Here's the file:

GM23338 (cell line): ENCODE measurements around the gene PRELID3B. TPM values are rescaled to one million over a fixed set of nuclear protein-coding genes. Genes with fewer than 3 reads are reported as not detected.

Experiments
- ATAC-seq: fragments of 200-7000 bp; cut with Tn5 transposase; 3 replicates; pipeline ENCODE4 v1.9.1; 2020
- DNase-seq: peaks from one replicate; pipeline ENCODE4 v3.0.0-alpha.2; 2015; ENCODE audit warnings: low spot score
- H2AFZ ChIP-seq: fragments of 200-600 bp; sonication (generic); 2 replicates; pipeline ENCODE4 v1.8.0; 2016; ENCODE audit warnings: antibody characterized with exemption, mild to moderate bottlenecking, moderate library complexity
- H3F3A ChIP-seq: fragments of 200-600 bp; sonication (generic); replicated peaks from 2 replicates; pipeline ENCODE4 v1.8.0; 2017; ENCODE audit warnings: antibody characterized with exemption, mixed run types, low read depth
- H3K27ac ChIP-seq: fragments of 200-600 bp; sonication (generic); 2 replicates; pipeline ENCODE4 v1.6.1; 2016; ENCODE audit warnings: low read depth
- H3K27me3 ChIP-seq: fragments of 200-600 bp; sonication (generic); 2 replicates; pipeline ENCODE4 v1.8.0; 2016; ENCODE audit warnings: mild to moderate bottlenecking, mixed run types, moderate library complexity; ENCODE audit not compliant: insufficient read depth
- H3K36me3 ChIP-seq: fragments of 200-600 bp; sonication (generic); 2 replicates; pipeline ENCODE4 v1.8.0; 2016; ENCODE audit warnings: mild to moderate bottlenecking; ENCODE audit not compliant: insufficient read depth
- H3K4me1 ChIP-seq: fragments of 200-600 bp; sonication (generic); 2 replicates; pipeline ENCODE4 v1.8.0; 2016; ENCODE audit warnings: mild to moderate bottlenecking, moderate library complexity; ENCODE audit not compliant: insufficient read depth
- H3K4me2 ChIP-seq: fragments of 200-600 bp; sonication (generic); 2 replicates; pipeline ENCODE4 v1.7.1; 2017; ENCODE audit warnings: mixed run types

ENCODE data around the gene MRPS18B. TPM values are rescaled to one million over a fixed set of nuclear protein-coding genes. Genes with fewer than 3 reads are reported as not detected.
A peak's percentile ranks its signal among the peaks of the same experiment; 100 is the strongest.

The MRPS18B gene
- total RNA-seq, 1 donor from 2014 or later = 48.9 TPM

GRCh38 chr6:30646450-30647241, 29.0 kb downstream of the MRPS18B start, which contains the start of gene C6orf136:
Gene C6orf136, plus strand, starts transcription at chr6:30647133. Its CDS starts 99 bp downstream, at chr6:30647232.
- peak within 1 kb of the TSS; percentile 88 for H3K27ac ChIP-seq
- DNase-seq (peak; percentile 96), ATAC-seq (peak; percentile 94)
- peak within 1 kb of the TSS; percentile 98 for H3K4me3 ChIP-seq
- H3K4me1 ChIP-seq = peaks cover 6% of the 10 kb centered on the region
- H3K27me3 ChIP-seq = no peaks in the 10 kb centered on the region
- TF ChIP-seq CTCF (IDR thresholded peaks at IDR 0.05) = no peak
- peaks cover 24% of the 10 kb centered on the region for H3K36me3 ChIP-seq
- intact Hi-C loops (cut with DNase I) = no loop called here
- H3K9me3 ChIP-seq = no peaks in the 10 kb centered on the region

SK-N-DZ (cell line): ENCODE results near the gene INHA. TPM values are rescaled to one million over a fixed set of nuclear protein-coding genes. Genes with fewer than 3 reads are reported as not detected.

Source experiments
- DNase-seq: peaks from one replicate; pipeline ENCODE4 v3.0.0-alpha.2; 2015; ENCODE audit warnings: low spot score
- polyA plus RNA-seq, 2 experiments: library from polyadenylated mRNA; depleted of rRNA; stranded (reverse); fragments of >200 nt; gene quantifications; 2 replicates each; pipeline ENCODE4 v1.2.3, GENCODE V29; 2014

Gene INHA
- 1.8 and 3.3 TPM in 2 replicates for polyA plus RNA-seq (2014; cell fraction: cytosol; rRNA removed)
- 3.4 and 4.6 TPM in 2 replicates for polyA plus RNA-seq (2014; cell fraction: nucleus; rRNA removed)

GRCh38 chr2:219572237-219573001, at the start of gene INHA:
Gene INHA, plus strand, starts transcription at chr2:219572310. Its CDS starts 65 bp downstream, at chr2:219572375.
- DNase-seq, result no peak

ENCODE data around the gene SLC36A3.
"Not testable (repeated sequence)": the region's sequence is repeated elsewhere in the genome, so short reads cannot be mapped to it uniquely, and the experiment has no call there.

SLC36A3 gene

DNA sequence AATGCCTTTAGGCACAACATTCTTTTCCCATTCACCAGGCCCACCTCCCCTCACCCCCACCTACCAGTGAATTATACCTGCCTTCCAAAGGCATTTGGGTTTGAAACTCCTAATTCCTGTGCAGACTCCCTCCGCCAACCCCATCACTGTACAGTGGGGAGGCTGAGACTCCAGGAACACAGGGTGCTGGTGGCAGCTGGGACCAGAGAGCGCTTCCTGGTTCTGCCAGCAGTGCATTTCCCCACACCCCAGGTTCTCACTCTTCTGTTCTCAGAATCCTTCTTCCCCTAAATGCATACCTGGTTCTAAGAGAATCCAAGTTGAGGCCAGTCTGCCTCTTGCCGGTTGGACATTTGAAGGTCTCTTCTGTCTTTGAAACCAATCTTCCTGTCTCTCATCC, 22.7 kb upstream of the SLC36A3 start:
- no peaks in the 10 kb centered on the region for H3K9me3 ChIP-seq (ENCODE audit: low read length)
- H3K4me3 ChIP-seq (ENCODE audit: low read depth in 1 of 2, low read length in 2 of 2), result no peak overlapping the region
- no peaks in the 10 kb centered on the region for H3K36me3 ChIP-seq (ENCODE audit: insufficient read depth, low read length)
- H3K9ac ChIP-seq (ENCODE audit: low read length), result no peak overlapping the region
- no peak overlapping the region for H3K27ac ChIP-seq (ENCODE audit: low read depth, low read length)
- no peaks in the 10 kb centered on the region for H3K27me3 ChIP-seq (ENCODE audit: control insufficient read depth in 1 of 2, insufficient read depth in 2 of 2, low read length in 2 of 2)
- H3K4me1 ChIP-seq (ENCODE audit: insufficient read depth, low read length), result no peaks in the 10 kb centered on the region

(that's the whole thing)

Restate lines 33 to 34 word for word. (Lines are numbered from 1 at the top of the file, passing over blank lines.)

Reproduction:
- 3.4 and 4.6 TPM in 2 replicates for polyA plus RNA-seq (2014; cell fraction: nucleus; rRNA removed)

GRCh38 chr2:219572237-219573001, at the start of gene INHA: